To have met Horowitz in Berkeley at the end of the '60s, when he was running the now-legendary Ramparts magazine, was to have encountered a rather cocky and prickly guy, aware of his status as a celebrity of the New Left. Our meeting wasn't a huge success. Rather daringly, he reprints some of his essays from this period, which hold up fairly well and, in the case of the article on Israel and the left, show a prose superior to some of his post-defection pieces. Next time we ran into each other it was 1982. Horowitz was defending then-Israeli Defense Minister Ariel Sharon's war in Lebanon and had already published an essay about his growing disillusionment with the anti-Americanism of the left. He was half in and half out at that stage: When I inquired where he was politically, he replied that he'd ceased to be a Deutscherite and become a Kolakowski-ist. I include this reminiscence because it will please those readers on the left who get the reference and because it shows how intent and minute was Horowitz's self-scrutiny. In the 1984 presidential election, he came out enthusiastically for Ronald Reagan, which made me think that he had kissed farewell to fine distinctions. In 1988 he convened a famous conference of former radicals who had developed "Second Thoughts." It occurred, perhaps unfortunately, at the crescendo of the Iran-contra scandal -- which didn't make Reagan look all that good -- and just as Mikhail S. Gorbachev was beginning the dismantling of the Soviet Empire. If that latter momentous process vindicated anyone, it was perhaps Isaac Deutscher (who had believed in a version of "reform Communism") almost as much as it was Leszek Kolakowski, who had maintained that the USSR was quite beyond reform. With the Cold War so to speak behind us, I suspected that Horowitz would find life without the old enemy a little dull. How much of an audience would there be for his twice-told tale about growing up in a doggedly loyal Communist Party family and his agonizing over the series of wrenches and shocks that had detached him from Marxism altogether? But then, I didn't anticipate that in the fall of 2001 I would be reading solemn polemics by leading intellectualoids, proposing a strict moral equivalence -- moral equivalence at best, in some cases -- between America and the Taliban. Nor did I expect to see street theater antiwar demonstrations, organized by open admirers of Fidel Castro and Slobodan Milosevic and Kim Jong Il, united in the sinister line of, in effect, "hands off Saddam Hussein." So I admit that I now find the sardonic, experienced pessimism in Horowitz' book, a bit more serviceable than I once did. No matter what the shortcomings of U.S. policy may have been in the post-2001 crisis, it is clear at least to me that much of the left has disgraced itself either by soft-headed neutralism or, in the case of a very noticeable minority, by something rather like open sympathy for the enemies of civilization. The May-June issue of New Left Review, for example, contained an editorial calling not just for solidarity with the "resistance" in Iraq but with Kim Jong Il in his stand against imperialism!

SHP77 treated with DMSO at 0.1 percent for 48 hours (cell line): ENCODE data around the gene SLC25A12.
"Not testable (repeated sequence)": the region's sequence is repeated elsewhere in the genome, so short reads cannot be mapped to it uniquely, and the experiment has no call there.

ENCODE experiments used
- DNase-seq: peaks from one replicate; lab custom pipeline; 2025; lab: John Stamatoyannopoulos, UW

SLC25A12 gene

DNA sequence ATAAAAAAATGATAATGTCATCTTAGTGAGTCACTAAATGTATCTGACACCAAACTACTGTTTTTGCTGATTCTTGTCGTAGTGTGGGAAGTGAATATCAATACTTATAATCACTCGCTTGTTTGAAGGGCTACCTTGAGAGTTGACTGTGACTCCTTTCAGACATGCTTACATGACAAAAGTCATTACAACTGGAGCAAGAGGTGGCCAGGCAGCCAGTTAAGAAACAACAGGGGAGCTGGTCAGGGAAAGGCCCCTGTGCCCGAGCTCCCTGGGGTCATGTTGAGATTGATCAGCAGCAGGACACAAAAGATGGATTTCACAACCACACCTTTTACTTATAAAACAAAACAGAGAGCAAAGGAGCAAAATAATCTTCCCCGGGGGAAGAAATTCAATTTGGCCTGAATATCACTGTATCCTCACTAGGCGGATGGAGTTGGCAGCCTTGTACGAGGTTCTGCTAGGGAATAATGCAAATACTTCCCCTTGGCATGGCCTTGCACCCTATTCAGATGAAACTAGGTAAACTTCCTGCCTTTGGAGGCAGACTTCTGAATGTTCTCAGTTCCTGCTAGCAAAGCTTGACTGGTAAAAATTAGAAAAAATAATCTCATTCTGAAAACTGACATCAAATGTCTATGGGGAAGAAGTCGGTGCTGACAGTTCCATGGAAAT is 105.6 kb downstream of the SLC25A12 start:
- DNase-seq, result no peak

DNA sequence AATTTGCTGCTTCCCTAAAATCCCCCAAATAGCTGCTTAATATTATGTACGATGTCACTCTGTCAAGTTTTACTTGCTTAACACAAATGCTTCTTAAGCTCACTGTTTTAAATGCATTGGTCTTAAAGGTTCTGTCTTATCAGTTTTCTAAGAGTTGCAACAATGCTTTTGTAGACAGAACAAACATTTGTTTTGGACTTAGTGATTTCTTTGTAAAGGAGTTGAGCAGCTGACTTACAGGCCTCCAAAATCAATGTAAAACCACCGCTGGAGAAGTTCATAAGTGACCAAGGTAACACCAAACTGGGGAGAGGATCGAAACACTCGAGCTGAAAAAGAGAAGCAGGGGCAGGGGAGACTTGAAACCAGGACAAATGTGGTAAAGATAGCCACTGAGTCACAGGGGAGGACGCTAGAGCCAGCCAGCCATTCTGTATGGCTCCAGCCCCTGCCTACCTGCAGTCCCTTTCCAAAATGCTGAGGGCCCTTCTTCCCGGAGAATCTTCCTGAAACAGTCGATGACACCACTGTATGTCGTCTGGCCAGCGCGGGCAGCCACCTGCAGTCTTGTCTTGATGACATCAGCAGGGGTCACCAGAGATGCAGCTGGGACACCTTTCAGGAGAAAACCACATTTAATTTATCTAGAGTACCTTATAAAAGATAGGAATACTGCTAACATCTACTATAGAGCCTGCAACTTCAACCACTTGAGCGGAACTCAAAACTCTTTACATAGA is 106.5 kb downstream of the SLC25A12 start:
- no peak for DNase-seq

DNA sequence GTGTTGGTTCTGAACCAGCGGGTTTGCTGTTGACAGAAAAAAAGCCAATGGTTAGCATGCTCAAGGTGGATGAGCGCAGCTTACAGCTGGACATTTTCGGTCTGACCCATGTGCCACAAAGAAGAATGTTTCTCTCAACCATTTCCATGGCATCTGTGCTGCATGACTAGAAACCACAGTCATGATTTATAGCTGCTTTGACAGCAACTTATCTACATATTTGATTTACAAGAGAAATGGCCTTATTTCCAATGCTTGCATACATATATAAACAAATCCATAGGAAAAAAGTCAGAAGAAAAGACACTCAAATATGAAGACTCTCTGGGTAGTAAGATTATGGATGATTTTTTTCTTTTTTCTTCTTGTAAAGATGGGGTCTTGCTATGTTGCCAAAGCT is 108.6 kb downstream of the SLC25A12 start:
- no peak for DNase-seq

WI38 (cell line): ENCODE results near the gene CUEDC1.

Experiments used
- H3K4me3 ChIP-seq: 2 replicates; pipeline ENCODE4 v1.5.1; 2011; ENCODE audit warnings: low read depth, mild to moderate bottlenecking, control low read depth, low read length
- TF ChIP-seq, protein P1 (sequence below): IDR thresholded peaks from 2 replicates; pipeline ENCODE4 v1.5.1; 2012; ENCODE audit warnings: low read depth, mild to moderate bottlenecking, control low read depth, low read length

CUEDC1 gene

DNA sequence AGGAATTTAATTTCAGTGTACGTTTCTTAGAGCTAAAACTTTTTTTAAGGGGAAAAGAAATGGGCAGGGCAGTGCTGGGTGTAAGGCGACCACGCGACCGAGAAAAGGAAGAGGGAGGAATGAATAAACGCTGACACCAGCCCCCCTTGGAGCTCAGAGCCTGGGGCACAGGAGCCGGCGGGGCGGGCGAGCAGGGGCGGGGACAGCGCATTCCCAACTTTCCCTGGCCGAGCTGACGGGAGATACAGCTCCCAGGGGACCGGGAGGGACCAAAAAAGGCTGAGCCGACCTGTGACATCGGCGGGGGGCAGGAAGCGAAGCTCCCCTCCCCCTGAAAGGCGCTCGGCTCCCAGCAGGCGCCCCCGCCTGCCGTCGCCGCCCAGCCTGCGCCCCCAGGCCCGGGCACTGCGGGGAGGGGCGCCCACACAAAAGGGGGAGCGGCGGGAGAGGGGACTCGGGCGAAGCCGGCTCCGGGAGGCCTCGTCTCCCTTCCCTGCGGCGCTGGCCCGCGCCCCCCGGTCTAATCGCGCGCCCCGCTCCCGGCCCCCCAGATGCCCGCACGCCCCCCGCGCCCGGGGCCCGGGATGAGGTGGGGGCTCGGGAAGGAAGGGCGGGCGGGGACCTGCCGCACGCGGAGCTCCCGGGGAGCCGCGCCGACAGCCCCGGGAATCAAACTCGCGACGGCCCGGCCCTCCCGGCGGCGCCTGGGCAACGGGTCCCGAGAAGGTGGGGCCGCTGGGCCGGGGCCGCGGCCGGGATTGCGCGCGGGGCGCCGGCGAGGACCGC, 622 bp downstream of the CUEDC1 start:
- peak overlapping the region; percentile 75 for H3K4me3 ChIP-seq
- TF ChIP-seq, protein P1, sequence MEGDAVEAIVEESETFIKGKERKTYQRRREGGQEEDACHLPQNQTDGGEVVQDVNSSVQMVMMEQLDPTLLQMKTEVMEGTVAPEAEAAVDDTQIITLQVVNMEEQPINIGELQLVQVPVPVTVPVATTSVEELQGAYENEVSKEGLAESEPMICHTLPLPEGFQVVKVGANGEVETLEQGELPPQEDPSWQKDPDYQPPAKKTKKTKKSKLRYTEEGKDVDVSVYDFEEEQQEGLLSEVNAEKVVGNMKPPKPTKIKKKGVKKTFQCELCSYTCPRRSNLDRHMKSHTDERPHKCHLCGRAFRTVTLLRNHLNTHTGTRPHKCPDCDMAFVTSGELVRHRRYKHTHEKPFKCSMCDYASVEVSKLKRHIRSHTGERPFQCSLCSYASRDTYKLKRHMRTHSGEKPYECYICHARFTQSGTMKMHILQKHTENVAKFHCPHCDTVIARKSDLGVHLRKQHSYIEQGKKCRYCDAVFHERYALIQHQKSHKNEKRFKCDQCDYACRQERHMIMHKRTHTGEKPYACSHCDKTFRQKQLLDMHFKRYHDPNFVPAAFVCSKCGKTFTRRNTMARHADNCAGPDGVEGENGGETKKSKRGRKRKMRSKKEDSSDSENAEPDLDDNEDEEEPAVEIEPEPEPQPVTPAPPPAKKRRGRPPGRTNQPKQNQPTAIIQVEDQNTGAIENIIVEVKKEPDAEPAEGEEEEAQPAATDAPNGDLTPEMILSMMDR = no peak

Horowitz must be correct in proposing that this calamity has its roots in a more general failure of historical self-criticism -- as we used to call it -- and on this matter he can sometimes be right even when he is wrong. (For example, he was essentially neutral when it came to the confrontation with Milosevic.) There really is a cultural layer, in academia as well as outside it, that considers Joseph McCarthy to have been far more opprobrious than Josef Stalin. This doesn't mean that there's any excuse for McCarthyism, and Horowitz doesn't offer one, but nor does it pardon those who make cultural icons, even today, out of uncritical Stalinists such as writer Dalton Trumbo (now being celebrated off Broadway), Alger Hiss (defended by the New Yorker under Tina Brown) or Angela Davis (welcomed by faculties on campuses where Horowitz's pamphlets are effectively ruled to be non-kosher). The Davis example is essential, because at the heart of the Horowitz critique is a deep scar, inflicted by the protracted and bitter argument about race in America.